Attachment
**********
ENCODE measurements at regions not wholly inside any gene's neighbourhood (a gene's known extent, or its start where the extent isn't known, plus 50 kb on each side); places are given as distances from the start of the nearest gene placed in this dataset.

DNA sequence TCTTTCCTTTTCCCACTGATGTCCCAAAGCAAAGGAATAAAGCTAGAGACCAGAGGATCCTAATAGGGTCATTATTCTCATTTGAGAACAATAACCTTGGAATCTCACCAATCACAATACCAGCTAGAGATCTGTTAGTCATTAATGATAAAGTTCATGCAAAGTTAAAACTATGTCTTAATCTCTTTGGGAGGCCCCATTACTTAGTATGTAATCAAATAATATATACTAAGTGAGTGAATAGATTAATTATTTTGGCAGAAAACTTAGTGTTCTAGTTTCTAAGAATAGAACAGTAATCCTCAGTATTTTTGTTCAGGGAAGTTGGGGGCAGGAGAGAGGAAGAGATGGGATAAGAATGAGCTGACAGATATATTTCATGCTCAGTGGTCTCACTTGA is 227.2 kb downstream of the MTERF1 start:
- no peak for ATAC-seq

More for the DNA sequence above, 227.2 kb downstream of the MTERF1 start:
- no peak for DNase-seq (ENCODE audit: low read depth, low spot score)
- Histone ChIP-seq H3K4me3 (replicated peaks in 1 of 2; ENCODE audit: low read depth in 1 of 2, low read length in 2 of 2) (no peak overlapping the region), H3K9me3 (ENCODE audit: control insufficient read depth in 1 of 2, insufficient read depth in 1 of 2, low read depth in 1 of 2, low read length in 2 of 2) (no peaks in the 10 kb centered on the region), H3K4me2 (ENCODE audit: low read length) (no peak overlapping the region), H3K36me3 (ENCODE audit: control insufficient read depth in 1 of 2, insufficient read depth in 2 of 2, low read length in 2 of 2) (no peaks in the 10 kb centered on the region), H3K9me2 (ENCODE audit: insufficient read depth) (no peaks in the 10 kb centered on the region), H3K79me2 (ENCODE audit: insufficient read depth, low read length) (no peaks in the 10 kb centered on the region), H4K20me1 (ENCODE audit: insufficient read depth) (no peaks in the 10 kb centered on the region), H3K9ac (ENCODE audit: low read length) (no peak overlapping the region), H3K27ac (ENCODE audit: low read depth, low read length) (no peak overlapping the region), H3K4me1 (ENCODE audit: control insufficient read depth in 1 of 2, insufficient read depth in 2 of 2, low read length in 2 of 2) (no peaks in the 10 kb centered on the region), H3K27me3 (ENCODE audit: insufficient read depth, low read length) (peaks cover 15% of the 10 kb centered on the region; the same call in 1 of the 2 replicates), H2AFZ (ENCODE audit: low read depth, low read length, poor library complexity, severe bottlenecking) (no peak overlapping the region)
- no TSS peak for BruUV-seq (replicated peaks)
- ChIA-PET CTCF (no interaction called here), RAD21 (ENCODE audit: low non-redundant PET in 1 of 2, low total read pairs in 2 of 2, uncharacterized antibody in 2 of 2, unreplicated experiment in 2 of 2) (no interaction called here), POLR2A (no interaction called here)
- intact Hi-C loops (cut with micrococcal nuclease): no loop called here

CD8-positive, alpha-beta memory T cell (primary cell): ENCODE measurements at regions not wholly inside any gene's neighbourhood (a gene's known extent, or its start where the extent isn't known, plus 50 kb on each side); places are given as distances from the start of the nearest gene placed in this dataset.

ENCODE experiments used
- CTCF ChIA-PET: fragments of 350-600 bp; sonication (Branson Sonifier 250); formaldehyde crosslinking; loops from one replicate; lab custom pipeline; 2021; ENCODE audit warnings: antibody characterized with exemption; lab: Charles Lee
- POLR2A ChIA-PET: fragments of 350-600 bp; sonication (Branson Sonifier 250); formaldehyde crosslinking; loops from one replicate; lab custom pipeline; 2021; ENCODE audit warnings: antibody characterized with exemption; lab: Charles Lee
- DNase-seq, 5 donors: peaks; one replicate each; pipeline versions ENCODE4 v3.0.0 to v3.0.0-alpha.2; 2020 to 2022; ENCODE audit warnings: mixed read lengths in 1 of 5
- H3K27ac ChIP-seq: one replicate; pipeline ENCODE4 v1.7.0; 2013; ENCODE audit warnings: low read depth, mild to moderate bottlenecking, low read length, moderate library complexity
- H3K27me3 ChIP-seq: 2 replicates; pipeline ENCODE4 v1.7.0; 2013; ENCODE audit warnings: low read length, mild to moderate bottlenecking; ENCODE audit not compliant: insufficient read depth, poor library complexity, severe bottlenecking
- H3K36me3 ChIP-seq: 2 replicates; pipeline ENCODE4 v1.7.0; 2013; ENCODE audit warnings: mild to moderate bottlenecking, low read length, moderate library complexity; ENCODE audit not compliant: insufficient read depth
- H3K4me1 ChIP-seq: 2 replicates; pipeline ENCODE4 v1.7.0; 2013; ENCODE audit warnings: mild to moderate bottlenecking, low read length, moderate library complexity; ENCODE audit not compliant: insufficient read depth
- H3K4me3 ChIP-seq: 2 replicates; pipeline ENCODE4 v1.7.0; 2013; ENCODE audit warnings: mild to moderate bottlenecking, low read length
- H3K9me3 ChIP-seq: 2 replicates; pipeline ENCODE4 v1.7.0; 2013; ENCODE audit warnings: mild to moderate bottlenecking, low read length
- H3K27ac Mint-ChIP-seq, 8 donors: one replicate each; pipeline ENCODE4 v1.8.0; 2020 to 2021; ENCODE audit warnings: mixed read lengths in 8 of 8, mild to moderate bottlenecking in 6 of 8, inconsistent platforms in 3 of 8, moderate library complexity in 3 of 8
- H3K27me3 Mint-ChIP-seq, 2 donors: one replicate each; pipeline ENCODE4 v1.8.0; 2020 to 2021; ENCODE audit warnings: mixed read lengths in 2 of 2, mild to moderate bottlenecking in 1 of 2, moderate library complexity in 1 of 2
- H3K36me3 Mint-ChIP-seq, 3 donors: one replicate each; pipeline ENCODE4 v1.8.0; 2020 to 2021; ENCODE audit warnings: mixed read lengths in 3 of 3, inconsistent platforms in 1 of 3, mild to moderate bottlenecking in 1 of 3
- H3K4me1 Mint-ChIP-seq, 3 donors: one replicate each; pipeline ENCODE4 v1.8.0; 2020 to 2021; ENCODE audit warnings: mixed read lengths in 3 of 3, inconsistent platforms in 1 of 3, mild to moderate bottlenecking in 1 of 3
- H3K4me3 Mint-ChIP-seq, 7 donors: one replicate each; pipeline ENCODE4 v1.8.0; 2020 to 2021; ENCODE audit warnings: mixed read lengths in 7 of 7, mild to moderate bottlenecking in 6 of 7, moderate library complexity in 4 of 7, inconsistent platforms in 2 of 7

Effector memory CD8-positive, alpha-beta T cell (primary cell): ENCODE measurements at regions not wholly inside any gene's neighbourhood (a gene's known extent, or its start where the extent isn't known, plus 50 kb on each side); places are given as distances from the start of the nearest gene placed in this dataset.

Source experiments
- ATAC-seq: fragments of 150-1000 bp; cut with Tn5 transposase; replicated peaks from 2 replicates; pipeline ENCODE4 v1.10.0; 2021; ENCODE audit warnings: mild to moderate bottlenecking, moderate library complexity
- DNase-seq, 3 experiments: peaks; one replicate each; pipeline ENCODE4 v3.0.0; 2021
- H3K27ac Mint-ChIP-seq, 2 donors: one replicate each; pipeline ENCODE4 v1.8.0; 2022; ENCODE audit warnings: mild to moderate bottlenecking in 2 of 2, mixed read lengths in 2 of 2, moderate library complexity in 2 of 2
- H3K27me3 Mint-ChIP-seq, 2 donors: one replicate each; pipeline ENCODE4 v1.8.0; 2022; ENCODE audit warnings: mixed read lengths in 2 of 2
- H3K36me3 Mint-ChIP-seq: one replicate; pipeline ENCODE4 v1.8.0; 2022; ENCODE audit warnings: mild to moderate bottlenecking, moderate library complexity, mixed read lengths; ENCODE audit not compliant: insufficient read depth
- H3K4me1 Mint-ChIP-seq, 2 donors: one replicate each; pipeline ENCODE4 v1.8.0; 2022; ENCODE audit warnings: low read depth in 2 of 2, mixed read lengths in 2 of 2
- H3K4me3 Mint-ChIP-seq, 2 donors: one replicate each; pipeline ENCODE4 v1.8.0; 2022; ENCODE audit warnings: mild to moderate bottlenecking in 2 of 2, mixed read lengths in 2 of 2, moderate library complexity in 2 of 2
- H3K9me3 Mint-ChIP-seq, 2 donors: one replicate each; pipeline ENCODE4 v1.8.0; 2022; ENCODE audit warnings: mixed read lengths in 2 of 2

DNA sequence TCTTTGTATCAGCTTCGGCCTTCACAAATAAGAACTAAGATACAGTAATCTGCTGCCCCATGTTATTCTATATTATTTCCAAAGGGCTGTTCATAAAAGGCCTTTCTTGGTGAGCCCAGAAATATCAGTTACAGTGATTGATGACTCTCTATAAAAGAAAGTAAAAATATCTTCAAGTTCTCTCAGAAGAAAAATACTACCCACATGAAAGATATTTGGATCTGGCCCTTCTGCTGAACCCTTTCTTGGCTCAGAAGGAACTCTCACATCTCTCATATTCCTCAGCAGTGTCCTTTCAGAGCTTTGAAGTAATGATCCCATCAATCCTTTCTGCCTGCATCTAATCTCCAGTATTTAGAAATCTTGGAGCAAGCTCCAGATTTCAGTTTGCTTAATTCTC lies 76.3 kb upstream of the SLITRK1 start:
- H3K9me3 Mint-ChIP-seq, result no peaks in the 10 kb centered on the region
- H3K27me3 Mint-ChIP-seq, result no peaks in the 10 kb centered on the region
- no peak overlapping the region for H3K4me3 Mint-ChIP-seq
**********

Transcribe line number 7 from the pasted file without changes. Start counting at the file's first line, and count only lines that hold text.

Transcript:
- no TSS peak for BruUV-seq (replicated peaks)